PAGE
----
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June 8, 2014

Trainspotting (1996)
Director: Danny Boyle
Actors: Ewan McGregor, Ewen Bremner, Robert Carlyle

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Synopsis: Edinburgh junkie, Mark Renton (Ewan McGregor), tries desperately to kick his heroin habit, but comes up against innumerable obstacles (namely his motley array of questionable ‘friends’, the addiction itself, and a general apathy about ‘getting ahead’ in life)…

Review: Trainspotting was the cult movie of my late-teenage years – its iconic poster adorned the walls of countless dorm rooms and scuzzy student flats, and it acted as cinematic companion to the similar ‘cool-but-mainstream’ dichotomy of Britpop that was sweeping through the country at the same time.

Well over a decade on, it’s really interesting to revisit the film (one I can recall having viewed only once very hazily around the time of its release) and unpick its legacy away from the hyperbolic public and critical reception it initially received.  Thus in retrospect, Trainspotting‘s punky, anti-bourgeois/consumerist sloganeering (‘Get a job….Choose Life’) almost seems a touch quaint and passé, treading on very similar ground to the cinematic trail blazed by Quentin Tarantino, and the literary works of Bret Easton Ellis and Chuck Palahniuk. Some of the pop-cultural dialogue given to Sick Boy for example, isn’t really a touch on loosely similar scenes in Pulp Fiction, and its ‘ironic’ juxtaposition to the severity of the on-screen drug taking is a touch obvious.

That said, what really transmits and stands the test of time with Trainspotting is that it’s a truly great production, and like the work of some sort of maverick theatre troupe, it’s all carried off with a real concentric, anarchic verve. It’s phenomenally well acted by all the performers, but Danny Boyle deserves particular credit for imagining the story so wittily. It’s an extremely well narrated tale, and I like how Boyle never lets the story rest on its laurels at any point (mirroring perhaps the zany pressure Renton effects over his own attempts to quit drugs). There are clever touches where Renton’s voiceover will suddenly merge into one of the characters carrying out the described action, and the ‘cold turkey’ sequence plus the opening montage where all the players (and their ‘special’ personalities) are revealed in a shambolic 5-a-side match, are absolute classics.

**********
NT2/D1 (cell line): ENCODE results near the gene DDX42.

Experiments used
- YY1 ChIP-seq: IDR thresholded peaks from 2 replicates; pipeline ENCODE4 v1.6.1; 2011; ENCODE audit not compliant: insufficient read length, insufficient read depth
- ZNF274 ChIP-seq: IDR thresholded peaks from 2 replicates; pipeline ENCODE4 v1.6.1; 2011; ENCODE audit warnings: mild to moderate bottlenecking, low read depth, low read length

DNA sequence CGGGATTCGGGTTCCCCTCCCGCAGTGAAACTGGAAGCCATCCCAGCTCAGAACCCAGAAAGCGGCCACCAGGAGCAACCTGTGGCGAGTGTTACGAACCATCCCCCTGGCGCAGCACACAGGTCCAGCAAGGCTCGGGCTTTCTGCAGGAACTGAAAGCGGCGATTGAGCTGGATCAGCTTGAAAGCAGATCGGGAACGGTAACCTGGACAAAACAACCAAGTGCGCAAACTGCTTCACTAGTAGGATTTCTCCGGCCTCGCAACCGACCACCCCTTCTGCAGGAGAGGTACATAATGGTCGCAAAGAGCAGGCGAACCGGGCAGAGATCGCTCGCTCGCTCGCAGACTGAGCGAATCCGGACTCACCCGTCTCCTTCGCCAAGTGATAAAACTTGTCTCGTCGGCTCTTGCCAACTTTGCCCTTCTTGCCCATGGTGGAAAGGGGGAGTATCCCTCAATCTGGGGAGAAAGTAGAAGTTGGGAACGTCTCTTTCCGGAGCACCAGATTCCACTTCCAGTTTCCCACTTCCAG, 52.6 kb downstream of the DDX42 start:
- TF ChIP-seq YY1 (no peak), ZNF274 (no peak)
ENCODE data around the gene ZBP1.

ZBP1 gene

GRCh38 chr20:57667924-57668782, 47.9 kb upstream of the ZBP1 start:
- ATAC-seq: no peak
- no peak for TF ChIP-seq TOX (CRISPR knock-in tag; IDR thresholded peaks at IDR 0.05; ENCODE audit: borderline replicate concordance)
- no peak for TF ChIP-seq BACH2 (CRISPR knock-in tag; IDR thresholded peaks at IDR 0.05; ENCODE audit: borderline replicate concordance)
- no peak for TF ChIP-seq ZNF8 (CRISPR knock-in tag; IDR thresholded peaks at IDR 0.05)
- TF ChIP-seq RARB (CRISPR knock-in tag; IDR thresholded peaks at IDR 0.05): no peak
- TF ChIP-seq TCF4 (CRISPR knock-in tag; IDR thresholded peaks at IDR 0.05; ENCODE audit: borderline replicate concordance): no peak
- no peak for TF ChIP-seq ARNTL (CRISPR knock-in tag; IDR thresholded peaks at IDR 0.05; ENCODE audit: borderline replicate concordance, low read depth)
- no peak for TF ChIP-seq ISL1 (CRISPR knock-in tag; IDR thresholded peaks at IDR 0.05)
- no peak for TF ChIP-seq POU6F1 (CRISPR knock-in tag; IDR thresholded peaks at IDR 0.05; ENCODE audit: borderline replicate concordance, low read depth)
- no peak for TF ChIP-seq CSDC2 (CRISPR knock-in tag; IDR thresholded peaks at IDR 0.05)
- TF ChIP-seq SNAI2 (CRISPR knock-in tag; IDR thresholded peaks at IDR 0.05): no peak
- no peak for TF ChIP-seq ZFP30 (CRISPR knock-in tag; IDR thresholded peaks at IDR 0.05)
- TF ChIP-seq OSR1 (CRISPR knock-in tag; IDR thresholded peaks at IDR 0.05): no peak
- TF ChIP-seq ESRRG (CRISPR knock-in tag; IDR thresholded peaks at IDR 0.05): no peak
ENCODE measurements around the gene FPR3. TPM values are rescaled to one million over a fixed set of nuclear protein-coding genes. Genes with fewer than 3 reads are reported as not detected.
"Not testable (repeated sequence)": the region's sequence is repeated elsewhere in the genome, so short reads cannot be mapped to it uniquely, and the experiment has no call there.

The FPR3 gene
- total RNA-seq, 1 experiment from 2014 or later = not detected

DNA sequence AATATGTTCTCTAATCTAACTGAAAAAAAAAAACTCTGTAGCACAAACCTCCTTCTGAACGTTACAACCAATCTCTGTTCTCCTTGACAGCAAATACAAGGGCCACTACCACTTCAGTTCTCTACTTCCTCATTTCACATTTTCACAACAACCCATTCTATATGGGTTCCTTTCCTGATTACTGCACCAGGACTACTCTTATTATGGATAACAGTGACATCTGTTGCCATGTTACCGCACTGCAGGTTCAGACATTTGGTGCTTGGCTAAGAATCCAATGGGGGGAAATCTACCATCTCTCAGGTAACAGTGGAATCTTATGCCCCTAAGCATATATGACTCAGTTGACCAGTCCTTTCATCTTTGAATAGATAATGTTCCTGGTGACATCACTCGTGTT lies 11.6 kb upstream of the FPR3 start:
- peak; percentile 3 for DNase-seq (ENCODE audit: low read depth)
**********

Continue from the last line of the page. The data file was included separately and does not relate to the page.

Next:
Yes, perhaps Boyle allows himself to get a bit bogged down in an unnecessary third act, genre detour where Renton and co get involved in a drugs ‘sting’ in London, but even then, those scenes are an interesting throwback to what the capital looked like in that little window post-Thatcher but just before the ‘boom’, globalist Blair years arrived. (June 2014)

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